O Holy Night
One of the things that I love most about Christmas is singing Christmas carols. There is something so comforting and inspiring about these Christian anthems, some of which are hundreds of years old. My absolute favourite is ‘O Holy Night’. This musical masterpiece never fails to reduce me to tears, as it powerfully conveys the breadth and depth of the redemptive, Christmas story.
This week, as I belted out my favourite carol, accompanied by Celine Dion, I put the hairbrush microphone down long enough to think about the reality of that first Holy night. It didn’t take me too long to recognize that the grand orchestral accompaniment and stirring lyrics of this beautiful song don’t really convey the harsh reality of what that night must have been like for Mary and Joseph.
The more I thought about it, the more I realized that, if I’d been Mary, O’ Holy Night could have just as easily been called O’ Horrible Night.
As they wearily made their way to Bethlehem, after days of uncomfortable and exhausting travel, only to be refused accommodation, do you think they felt accepted and valued?
As Mary did her best to get comfortable in a shelter designed for animals, do you think she felt special or chosen?
As she delivered her baby without the support of her female relatives (or an epidural!), only to then have to place him in an animal-feeding trough, do you think she felt confident about God’s purpose and process in her life?
If I were giving birth to the Son of God, carrying the promise of heaven, surely the journey would go more smoothly than this one appeared to? Yet, in the midst of poverty, isolation, rejection and uncertainty, all of the elements that normally convince me that I couldn’t possibly be where God wants me to be, Mary witnessed the fulfillment of a promise from God that was as life altering as it was impossible.
It seems that God is more than able to bring forth something beautiful and holy in the midst of what may look and feel horrible.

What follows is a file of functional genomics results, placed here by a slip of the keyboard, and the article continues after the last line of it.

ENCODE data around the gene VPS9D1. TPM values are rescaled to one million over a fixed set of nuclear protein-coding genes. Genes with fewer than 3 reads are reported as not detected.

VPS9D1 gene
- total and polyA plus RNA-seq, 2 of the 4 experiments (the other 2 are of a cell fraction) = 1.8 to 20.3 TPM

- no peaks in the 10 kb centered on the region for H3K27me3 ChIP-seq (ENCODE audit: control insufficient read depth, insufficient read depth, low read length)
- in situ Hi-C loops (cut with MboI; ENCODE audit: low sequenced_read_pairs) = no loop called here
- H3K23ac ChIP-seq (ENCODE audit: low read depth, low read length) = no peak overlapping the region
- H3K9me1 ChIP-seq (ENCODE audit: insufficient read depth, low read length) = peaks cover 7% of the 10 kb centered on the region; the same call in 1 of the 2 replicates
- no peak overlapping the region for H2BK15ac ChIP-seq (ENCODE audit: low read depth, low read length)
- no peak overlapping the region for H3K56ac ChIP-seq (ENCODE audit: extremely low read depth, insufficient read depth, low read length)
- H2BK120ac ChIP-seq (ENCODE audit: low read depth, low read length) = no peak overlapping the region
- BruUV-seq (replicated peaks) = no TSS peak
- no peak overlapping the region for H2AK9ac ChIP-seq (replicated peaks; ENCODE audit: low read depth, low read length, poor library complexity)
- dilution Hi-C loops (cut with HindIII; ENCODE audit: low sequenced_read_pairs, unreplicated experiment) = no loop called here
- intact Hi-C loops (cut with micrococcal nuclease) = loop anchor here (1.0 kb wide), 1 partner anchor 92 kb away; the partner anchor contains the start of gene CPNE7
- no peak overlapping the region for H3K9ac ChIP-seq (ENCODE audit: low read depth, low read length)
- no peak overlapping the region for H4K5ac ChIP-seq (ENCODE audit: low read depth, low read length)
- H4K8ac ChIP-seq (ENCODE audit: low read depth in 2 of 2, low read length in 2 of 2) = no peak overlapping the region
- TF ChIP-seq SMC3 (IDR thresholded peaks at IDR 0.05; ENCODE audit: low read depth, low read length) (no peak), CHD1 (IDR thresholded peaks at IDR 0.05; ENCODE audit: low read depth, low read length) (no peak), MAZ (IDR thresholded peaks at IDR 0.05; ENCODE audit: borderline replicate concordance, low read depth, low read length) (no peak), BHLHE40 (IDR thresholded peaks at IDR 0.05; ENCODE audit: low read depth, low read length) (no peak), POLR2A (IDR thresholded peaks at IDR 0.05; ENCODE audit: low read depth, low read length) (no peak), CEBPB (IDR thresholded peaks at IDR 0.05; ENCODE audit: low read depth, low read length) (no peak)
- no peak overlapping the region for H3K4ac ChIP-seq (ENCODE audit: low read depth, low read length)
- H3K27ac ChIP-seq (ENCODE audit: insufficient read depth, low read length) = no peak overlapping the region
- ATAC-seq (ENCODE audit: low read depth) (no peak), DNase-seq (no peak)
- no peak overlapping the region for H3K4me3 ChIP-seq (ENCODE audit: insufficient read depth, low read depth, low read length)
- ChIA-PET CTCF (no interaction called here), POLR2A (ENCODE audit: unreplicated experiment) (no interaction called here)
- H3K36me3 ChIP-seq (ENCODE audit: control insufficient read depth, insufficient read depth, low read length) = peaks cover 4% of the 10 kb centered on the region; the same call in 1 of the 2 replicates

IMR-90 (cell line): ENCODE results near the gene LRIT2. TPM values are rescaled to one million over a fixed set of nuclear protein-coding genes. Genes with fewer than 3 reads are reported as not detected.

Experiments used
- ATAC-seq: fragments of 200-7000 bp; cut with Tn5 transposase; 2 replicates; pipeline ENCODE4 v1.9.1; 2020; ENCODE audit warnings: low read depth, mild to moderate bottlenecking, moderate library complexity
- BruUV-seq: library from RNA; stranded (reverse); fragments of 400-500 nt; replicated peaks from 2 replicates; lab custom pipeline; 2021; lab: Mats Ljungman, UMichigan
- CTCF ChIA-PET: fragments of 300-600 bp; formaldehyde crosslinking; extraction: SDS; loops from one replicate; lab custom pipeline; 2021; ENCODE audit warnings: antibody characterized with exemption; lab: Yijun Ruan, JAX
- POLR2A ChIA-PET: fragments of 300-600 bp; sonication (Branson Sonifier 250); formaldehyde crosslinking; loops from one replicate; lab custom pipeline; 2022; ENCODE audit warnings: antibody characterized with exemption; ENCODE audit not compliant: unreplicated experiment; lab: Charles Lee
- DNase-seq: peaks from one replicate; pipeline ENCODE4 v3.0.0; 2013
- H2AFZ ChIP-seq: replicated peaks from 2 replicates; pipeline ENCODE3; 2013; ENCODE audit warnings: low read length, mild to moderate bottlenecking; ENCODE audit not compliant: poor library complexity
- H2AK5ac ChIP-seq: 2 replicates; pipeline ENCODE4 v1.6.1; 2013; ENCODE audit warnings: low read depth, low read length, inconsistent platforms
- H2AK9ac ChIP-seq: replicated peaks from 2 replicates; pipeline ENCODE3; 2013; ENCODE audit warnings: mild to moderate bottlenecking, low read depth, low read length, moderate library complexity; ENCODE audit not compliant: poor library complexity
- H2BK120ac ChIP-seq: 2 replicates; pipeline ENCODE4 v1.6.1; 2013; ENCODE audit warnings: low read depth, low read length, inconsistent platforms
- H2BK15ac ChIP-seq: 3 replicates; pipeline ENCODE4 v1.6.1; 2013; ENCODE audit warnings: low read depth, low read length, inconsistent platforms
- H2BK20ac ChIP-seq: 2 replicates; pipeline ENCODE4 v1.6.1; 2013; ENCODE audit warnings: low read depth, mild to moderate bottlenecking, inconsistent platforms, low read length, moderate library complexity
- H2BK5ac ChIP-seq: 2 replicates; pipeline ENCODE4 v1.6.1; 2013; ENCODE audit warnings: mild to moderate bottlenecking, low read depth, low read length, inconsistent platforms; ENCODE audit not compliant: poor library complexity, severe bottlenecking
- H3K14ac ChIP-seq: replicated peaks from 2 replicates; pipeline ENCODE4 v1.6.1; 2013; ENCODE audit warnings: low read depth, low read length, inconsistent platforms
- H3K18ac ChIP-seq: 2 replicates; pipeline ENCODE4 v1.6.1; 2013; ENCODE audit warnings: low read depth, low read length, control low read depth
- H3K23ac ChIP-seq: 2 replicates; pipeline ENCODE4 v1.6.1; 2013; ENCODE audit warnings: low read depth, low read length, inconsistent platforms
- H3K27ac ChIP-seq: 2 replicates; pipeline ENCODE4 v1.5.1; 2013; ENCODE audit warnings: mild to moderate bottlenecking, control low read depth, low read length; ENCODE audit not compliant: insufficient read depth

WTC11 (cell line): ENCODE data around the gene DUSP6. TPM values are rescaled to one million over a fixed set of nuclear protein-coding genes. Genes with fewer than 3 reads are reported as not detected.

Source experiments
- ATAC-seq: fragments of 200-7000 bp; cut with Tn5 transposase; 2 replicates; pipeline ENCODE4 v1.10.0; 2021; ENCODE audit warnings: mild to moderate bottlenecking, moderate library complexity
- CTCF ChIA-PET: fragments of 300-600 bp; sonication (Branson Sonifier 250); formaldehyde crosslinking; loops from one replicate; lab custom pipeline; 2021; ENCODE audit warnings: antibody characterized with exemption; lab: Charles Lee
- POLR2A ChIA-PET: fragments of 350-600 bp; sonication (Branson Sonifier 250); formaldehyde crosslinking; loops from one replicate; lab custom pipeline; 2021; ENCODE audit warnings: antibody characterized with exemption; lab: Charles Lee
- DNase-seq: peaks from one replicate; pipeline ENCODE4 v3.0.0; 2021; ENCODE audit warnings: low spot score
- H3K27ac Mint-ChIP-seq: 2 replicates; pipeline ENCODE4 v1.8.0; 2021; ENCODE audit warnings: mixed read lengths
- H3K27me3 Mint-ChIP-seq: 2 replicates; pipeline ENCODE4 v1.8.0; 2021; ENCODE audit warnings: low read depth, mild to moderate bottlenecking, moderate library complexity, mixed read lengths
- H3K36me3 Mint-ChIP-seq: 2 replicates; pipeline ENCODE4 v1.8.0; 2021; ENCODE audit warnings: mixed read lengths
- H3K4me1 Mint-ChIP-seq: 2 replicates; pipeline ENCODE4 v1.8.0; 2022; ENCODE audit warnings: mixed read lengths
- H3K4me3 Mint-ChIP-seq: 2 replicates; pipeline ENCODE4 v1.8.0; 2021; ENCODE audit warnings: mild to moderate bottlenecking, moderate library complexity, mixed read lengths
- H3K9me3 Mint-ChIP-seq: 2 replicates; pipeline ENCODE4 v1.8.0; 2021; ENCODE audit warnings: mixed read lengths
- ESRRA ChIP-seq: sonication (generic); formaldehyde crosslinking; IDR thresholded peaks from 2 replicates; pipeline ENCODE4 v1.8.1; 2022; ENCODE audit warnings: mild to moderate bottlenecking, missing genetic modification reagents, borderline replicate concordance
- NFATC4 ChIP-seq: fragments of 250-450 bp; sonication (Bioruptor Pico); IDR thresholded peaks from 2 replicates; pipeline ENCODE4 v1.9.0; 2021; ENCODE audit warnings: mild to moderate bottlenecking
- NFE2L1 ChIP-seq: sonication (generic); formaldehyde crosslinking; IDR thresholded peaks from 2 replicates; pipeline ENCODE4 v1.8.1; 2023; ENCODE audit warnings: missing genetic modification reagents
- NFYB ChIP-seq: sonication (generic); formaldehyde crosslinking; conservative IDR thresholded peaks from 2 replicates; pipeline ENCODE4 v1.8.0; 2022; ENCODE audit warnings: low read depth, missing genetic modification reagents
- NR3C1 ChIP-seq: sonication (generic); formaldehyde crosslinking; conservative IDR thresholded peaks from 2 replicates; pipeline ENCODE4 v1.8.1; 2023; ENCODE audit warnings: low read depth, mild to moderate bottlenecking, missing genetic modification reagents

These last few months leading up to Christmas have been challenging for me; not in the same league as Mary’s but challenging nonetheless. I have grieved the loss of friends, struggled with sickness, felt the ache of disappointment and the sting of rejection. At times, the emotional fatigue of wrestling with unanswered questions and waiting for a breakthrough in circumstances, has left me struggling to find peace.
Will the promises of God over my family’s life and mine be fulfilled?
Should I continue to believe for the impossible to be made possible?
Can God really make something beautiful out of the ashes of disappointment?
The example of Mary declares a resounding YES! In the face of discomfort, uncertainty and isolation, she remained faithful. Despite hardship, trial and misunderstanding, she remained grateful and humble. So this Christmas, in the midst of purchasing gifts, planning feasts and occasionally feeling sorry for myself, I have been reminded to follow Mary’s lead.
“Blessed is she who has believed
that the Lord would fulfill his promises to her!”
Luke 1: 45
I will not allow circumstances and feelings that are temporary, distract me from truth that is permanent and unchanging.
I will not give up in the midst of what seems horrible until God has revealed what is holy.
I will allow Christmas to remind me that God is good and He ALWAYS keeps his promises.
Have a wonderful Christmas my dear friends. My prayer is that it will be filled with a growing awareness of the perfect peace and unfailing grace of God.
May you pause in the face of what you don’t understand,
to hear his whisper of truth, ‘Be still and know that I am God’.
May you persist with courage and faith, in believing
that the dreams of your heart matter to God,
For He is the one who placed them there.
May you press into His grace and lean on his strength.
May you perceive and undestand that,
He is for you, He is with you and He loves you.